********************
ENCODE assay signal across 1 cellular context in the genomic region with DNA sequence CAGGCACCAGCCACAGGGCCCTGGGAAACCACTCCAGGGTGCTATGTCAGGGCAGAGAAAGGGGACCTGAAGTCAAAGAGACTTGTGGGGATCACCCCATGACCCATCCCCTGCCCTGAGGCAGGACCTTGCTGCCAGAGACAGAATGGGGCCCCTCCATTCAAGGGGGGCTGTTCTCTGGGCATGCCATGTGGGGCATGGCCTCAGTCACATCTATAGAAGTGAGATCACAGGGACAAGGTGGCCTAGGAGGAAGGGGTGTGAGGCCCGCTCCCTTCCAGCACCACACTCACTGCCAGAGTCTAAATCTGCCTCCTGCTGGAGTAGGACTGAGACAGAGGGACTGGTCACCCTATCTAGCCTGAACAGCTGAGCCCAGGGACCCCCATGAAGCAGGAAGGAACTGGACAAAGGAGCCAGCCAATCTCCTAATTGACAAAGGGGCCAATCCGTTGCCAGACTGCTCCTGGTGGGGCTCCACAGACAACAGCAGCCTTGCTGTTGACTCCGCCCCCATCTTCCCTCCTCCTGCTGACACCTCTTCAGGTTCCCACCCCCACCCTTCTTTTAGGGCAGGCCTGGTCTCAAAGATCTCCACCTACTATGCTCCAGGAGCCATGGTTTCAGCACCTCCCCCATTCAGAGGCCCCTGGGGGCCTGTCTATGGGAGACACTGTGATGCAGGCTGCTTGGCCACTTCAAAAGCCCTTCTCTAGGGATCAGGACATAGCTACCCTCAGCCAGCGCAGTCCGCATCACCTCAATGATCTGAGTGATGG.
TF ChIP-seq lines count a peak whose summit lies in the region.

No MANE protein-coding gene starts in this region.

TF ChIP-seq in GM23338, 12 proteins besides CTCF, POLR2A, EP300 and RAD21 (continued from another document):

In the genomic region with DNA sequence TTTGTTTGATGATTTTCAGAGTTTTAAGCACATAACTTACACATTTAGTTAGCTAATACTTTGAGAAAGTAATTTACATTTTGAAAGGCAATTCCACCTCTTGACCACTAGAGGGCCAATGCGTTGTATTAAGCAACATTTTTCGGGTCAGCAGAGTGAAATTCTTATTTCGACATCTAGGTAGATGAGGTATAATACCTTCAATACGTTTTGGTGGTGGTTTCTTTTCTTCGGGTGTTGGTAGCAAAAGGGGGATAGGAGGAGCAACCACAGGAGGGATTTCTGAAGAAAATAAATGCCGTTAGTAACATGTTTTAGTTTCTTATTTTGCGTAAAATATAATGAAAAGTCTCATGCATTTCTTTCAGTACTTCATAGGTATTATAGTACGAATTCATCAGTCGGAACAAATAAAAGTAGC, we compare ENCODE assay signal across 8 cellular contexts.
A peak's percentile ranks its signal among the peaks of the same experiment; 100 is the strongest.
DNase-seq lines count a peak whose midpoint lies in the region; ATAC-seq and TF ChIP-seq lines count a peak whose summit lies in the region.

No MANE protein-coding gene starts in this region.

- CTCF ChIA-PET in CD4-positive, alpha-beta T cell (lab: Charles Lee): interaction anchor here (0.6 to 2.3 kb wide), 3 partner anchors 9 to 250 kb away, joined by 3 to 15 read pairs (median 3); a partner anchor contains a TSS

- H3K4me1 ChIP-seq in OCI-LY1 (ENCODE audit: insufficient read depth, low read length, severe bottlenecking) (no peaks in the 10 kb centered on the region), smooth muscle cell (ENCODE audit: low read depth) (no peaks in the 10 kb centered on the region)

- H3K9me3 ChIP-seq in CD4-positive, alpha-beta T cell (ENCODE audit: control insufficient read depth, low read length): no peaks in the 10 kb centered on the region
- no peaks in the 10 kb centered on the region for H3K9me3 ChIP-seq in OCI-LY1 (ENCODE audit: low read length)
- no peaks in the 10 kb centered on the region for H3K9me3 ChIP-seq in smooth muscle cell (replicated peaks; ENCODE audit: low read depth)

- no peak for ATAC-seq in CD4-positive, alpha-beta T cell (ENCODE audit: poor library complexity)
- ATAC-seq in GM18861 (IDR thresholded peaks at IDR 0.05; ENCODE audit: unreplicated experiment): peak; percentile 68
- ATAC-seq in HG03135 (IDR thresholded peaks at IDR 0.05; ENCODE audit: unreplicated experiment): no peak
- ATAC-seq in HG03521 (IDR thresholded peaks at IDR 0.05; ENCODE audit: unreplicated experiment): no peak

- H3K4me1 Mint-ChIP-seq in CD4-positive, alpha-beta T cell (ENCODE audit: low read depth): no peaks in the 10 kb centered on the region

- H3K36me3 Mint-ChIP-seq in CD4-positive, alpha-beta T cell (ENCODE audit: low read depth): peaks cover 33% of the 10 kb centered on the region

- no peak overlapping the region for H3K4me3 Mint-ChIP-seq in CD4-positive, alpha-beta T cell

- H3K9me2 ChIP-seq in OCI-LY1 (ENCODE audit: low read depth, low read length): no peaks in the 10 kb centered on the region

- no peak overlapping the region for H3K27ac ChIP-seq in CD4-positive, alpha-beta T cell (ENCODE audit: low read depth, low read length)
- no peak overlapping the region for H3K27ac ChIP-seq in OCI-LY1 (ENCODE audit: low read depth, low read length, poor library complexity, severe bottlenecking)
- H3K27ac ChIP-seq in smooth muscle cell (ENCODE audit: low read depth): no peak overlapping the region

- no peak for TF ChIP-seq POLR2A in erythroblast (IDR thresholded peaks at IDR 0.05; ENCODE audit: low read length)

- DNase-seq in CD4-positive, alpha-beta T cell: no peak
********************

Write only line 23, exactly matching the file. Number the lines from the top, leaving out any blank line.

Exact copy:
- no peak overlapping the region for H3K27ac ChIP-seq in OCI-LY1 (ENCODE audit: low read depth, low read length, poor library complexity, severe bottlenecking)